The world economy is enjoying a synchronised recovery. But it will prove unsustainable if investment does not pick up, especially in high-income economies. Debt mountains also threaten the recovery’s sustainability, as the OECD, the Paris-based group of mostly rich nations, argues in its latest Economic Outlook.
…..Low investment and high indebtedness are not the only constraints the world economy faces. Political risks are also high, as are threats to liberal trade. But raising investment and lowering debt are high priorities. As President John F Kennedy said in 1962, “the time to repair the roof is when the sun is shining”. It is essential to hack off the overhangs of unproductive private debt bequeathed by the crisis and its aftermath. The transformation will not happen overnight. But we should eliminate the incentives for such risky behaviour.
An excellent summary of the global economy’s strengths and weaknesses. I agree with Martin that low rates of capital investment (which leads to low productivity growth) and high levels of both private and public debt are the major threats to continued growth. And that the time to address it is now.
Jack Rodman, president of Global Distressed Solutions LLC, spent 1999 to 2011 living in Japan and China, packaging and disposing of nonperforming loans and distressed assets. He writes on the problems facing China:
At the end of 1989, Japan’s bubble economy burst and its economic miracle came to an abrupt end. The Nikkei exchange fell from nearly 40,000 to its current 10,000 range. Over the course of 20 years, what appeared to be “unstoppable” economic growth proved to be anything but.
Today, China, in some ways, appears to be closer to following Japan than to sustaining its own economic miracle. China’s Shanghai Index (stocks) has fallen from a high of 7,000 in 2007 to a low of 2,000 for the past few years, and Chinese domestic investors have little confidence in their domestic stock market. The Japanese bubble, and its aftermath, was the result of a series of domestic financial and economic imbalances, many of which China faces today—to varying if not greater degrees….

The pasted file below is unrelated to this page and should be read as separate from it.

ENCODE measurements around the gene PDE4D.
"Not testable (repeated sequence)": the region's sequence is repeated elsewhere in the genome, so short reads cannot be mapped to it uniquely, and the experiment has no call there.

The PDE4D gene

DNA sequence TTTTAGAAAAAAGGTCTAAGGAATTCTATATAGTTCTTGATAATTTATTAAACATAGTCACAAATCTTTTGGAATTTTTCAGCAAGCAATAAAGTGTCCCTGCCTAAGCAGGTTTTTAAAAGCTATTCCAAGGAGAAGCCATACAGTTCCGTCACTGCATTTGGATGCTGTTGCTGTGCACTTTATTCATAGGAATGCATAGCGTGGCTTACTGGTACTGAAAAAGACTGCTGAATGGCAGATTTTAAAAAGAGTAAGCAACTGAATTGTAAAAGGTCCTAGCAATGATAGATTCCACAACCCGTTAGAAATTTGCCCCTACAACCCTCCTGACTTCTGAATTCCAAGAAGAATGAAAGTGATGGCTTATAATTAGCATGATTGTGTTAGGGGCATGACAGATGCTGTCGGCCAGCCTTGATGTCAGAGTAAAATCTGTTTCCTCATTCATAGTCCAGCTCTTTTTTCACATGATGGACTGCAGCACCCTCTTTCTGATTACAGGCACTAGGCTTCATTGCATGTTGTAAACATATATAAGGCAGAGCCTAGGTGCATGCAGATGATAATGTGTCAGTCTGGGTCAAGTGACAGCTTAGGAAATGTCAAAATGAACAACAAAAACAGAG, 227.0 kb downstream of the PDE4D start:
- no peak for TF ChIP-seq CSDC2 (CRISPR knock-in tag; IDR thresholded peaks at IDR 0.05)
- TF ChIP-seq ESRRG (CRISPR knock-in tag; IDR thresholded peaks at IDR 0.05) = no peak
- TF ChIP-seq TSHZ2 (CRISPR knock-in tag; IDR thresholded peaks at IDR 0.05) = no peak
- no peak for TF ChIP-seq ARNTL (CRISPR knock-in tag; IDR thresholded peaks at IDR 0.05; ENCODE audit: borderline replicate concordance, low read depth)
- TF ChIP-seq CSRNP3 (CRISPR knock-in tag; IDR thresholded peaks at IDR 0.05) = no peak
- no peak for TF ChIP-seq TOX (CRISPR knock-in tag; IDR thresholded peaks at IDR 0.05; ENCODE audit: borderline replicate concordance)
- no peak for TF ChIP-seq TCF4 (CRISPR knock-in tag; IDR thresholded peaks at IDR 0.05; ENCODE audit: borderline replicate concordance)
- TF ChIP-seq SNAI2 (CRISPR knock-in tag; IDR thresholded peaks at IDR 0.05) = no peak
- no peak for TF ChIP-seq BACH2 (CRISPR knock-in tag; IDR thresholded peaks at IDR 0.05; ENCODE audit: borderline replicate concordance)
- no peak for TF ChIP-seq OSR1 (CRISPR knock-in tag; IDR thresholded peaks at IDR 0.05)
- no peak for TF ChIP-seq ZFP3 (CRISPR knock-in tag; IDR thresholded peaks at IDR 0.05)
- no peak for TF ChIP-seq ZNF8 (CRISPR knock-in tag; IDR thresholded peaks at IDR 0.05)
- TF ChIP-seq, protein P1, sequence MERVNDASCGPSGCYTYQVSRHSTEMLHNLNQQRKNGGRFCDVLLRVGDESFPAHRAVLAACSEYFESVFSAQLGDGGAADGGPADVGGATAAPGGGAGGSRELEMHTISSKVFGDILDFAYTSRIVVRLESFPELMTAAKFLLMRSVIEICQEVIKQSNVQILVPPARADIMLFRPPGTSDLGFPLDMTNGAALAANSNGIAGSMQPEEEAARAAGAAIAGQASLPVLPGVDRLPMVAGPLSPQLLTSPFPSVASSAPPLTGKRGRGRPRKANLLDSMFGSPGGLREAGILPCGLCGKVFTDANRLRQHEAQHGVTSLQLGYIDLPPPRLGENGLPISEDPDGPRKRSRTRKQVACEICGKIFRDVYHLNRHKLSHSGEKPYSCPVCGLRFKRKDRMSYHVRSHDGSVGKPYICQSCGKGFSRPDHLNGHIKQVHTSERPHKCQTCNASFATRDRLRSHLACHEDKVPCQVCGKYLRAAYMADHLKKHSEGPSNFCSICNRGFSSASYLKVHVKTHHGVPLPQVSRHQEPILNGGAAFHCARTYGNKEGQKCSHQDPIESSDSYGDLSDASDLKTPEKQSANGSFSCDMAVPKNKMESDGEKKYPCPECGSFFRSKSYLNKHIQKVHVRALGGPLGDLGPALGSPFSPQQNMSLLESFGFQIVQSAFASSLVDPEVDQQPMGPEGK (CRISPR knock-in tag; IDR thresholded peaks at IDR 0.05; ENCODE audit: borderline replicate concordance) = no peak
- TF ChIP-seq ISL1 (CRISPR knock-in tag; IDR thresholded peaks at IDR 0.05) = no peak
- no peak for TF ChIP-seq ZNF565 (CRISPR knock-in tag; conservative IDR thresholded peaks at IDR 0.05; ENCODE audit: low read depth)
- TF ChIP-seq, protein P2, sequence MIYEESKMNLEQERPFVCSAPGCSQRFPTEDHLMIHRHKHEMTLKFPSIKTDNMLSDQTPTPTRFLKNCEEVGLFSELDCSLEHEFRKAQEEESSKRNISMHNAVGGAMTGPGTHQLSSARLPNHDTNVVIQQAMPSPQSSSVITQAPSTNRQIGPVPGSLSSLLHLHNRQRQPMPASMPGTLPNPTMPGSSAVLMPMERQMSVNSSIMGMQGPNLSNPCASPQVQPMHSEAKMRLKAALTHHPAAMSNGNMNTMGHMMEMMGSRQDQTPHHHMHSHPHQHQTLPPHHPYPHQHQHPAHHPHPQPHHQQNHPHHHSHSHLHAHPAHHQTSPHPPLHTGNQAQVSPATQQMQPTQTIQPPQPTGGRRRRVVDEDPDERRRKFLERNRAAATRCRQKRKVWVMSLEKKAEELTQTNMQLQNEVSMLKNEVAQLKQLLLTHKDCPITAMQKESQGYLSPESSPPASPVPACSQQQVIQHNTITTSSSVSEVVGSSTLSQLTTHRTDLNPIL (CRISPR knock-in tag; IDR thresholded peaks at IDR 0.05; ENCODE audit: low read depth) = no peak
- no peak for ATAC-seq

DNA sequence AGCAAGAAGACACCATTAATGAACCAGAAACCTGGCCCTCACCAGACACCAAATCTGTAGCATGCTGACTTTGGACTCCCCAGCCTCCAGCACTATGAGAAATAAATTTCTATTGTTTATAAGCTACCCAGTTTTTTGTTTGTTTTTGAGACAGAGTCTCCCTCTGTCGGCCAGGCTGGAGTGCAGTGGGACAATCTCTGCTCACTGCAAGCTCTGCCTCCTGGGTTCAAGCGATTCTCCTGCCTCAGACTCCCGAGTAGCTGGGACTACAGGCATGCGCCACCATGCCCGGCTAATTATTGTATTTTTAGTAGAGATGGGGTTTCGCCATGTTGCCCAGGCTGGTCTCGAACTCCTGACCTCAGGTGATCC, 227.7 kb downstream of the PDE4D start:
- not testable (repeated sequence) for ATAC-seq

“….Copper is telling us that while the U.S. equity markets are being priced by such frivolous things as U.S. holiday retail sales, the global economy is experiencing a deceleration in growth [that will become evident] in the first half of next year,” said Jason Schenker, president and chief economist at Prestige Economics LLC.
Mohamed A. El-Erian, CEO of PIMCO, describes four key dynamics that will shape the future of the global economy:
Many economies have built up excessive debt that is now causing market instability. They have three options for de-leveraging: default, like Greece; austerity, like the UK; or “financial repression” like the US — where “interest rates are forced down so that creditors, including those on modest fixed incomes, subsidize debtors”.
Economic growth would reduce the ratio of debt to incomes: “Many countries, including Italy and Spain, must overcome structural barriers to competitiveness, growth, and job creation through multi-year reforms of labor markets, pensions, housing, and economic governance. Some, like the US, can combine structural reforms with short-term demand stimulus. A few, led by Germany, are reaping the benefits of years of steadfast (and underappreciated) reforms.”
It is also important that the benefits of economic growth be shared across the entire community, reducing income inequality and related social instability.
Political systems in Western democracies, designed to support the status quo, are ill-equipped to deal with these “structural and secular changes”. Failure to adjust is the greatest risk.
“Those on the receiving end of these four dynamics – the vast majority of us – need not be paralyzed by uncertainty and anxiety. Instead, we can use this simple framework to monitor developments, learn from them, and adapt. Yes, there will still be volatility, unusual strains, and historically odd outcomes. But, remember, a global paradigm shift implies a significant change in opportunities, and not just risks.”
Federal Reserve officials Wednesday refrained from taking new steps to charge up the economy as they expressed some modest optimism about the recovery while they continue to debate ways to bring unemployment down without stoking inflation.Meanwhile, Fed Chairman Ben Bernanke, in a news conference Wednesday after the Fed announcement, offered little hope for a pickup in U.S. growth after years of economic weakness, saying the pace of progress is “likely to be frustratingly slow.”
Although there has been some noise about easing real estate curbs amid recent aggressive price cutting and subsequent protests, Li Daokui’s [academic advisor and member of the monetary policy committee of the People’s Bank of China] view is consistent with Premier Wen Jiabao’s view that curbs will be remain in place. He believes that economic growth will slow, and the growth model which relies on real estate development will end.
He added that inflation in China will probably fall from about 5.5% for this year to just 2.8% next year…..